Three of the many tools have been selected here to give an overview of the different approaches. The Capacity Assessment Grid This is a great tool to help you understand your organisation’s strengths and weaknesses. The US-based ‘Venture Philanthropy Partnership’ (VPP) asked the consultancy firm McKinsey to design an internal assessment tool specifically for non profits – ‘Effective Capacity Building in Nonprofits’. The capacity assessment grid is quite a complex tool but it can also be used in small bites. Why not get one of your colleagues to interview you using some of the questions and see what learning you get from it? The most important question to ask as you carry out the assessment is: how fit are we to take advantage of the opportunities and overcome the threats that we face? McKinsey 7-S The international consultancy firm McKinsey has pioneered many new approaches and tools to help consider future strategic options, including the Capacity Assessment Grid above. The 7S framework is a bit more straightforward. It helps you get to grips with a range of different aspects of your organisation. Understanding how it ‘ticks’ gets you one step closer to understanding what you need to do to improve performance. The language and examples are from US corporates but the principle is relevant for a UK charity. If you try the tool out, use the comment facility to report on what worked well, and what could have worked better. Core competencies The core competencies technique focuses on an organisation’s internal resources to identify what makes that organisation unique. It involves reviewing the organisation’s skills, competencies and expertise, both as a whole staff team and as individual team members. The aim of the exercise is to analyse the specific elements that make an organisation distinctive or different from others in its sector. A competence which is central to an organisation’s operations, but which isn’t exceptional in some way, shouldn’t be considered as a core competence, because it will not distinguish the organisation from others.You can use the technique to identify what makes your own organisation unique and also to analyse what makes other organisations in your field particularly successful. It can help link staff recruitment and development to the strategic planning process. It can help you to pinpoint competitor advantage – yours and other organisations’. Core competencies can be a useful way to look inside your organisation to assess your strengths and weaknesses. You could also use the technique as part of a competitor analysis when scoping your external environment. Appreciative inquiry Appreciative inquiry involves identifying the past or current strengths of an organisation. Focusing exclusively on positive experiences, these insights are used as a starting point to build a picture of the organisation’s future. Because this vision is grounded in real experience and history, people know how to repeat or build on the organisation’s success. The core principle is to build your organisation around what works, rather than trying to fix what doesn’t. Appreciative inquiry attempts to counter-act the tendency of many organisations to focus more readily on the negative or less successful elements of their work. The technique assumes that an organisation’s outlook will be self-fulfilling. By encouraging people to take an exclusively positive stance towards their work, the technique aims to boost people’s ambition for creating an even better, more successful organisation. The technique can also be used to identify what you admire in other organisations, as a way of opening up options and choices for your own future. It can help to clarify your organisation’s purpose and to look inside your organisation to assess your strengths.Taking a positive starting point to thinking about future direction can bring energy and excitement to your strategic planning process. Acknowledgement and celebration of achievements is important. Many organisations do not take time to reflect on how far they have come, or to celebrate their progress. Appreciative inquiry can re-motivate your team, putting them in a positive and more aspirational frame of mind for moving forward. It can be particularly useful for exploring the values of your organisation.Although appreciate inquiry provides an opportunity to counter-balance negativity, this doesn’t mean you should ignore aspects of your work which haven’t gone so well in the past. Portfolio analysis A portfolio analysis helps you to look at all your existing products and services and to rate them according to demand and how much of the market each service holds. Mapping your services in this way can help you to decide where to invest more or less time and money, or whether to drop particular services.Each product and service is plotted on a 2×2 matrix with an axis for market growth rate and another for your market share. Each product will fit into one of four categories: Dog (minor player in a static market): you may want to consider dropping these products, but only if they are no longer useful to your existing service users or cause Problem child (minor player in a high growth market): you may invest a lot of money and get nowhere, so assess carefully whether it’s worth the effort Gold mine (market leader in a large or fairly static market): the best place for your product to be. You should probably invest significant time and money here, and defend these products vigorously. Star offering (market leader in a new high growth market): to ensure you retain your market lead position, you will probably need to invest heavily to attract the majority of the new customers in this market. This tool helps you to consider the benefits of each of your services in the light of current demand and other players offering similar services.The tool was developed with an assumption that long-term profitability is the main goal and existing customers are secondary. Keep your mission clearly in mind to ensure your users or cause are centre stage when you reach decision-time. The NPC Blue Book New Philanthropy Capital have developed ‘the little blue book’ to give an overview of how they analyse charities. It’s really useful to see their insights into charity effectiveness – and then to look at your organisation through their lens. Use the framework to see how fit you are to maximise impact for your beneficiaries and deliver your strategy.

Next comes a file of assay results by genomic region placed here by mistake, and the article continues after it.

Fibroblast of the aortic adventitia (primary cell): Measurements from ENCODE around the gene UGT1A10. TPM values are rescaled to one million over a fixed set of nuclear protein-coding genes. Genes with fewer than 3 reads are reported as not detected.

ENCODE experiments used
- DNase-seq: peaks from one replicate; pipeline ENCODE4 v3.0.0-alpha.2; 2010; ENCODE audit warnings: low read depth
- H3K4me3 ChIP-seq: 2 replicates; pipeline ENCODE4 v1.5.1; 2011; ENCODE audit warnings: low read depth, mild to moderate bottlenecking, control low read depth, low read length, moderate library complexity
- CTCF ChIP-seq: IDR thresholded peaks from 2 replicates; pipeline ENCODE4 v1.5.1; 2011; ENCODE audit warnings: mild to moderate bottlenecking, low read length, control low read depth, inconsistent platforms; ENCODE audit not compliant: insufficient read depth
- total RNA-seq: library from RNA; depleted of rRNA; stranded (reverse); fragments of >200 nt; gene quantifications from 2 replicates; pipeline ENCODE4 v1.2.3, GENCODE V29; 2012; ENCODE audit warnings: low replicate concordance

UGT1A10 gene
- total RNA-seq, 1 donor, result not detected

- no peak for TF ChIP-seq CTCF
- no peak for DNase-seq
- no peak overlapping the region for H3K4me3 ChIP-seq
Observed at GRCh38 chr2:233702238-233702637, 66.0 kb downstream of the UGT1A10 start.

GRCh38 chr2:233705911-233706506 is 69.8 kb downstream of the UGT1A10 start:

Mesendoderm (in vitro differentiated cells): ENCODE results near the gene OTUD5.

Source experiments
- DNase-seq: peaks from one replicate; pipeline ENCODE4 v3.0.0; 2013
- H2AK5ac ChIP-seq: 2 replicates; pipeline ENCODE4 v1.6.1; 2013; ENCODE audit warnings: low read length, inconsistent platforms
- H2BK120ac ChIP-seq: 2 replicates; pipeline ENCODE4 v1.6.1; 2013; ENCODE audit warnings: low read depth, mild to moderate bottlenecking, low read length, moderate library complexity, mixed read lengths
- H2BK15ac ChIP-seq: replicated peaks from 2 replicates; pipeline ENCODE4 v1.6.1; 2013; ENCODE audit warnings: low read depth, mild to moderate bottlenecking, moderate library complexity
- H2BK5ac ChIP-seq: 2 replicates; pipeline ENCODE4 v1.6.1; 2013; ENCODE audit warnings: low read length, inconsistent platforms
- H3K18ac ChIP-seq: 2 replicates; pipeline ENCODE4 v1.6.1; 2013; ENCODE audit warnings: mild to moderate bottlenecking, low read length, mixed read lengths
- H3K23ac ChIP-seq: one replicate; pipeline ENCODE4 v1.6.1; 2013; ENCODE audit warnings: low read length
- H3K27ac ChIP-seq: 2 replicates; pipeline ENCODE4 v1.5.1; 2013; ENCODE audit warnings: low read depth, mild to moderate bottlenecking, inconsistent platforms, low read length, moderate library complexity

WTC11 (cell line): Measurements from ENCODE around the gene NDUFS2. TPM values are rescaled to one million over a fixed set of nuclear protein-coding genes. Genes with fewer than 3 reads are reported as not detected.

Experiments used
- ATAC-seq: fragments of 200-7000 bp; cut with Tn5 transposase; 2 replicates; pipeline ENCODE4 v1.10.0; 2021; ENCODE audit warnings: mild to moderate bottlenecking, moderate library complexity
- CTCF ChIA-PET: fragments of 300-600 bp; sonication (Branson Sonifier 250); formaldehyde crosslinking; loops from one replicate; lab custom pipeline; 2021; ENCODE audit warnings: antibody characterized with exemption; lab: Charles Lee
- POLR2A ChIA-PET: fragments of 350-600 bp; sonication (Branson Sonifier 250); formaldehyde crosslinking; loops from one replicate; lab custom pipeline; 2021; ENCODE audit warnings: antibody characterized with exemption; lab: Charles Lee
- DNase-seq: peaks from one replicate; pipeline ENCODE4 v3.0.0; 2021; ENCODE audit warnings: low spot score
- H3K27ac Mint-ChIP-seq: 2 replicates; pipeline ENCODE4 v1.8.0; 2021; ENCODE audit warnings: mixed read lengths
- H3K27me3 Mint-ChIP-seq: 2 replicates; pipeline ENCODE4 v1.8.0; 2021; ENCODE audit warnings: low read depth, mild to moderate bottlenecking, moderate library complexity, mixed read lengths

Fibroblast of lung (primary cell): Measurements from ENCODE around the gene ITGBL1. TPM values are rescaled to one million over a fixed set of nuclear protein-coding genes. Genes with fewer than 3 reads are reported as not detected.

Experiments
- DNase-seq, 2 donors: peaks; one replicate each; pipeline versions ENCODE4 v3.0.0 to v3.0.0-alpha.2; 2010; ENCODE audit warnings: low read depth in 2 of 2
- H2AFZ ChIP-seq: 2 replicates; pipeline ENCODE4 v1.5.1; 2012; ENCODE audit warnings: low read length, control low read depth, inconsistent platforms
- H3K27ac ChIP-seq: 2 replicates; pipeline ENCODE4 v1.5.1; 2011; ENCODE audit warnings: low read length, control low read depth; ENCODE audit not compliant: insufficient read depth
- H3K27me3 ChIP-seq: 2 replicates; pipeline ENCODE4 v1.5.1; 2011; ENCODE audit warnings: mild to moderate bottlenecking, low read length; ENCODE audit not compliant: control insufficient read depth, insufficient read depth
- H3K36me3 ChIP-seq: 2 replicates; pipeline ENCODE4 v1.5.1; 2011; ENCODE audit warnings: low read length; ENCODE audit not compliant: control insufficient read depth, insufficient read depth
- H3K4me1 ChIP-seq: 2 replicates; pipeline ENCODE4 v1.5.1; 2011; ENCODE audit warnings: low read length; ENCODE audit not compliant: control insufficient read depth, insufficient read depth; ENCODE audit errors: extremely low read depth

- Stakeholder analysis
- External environment analysis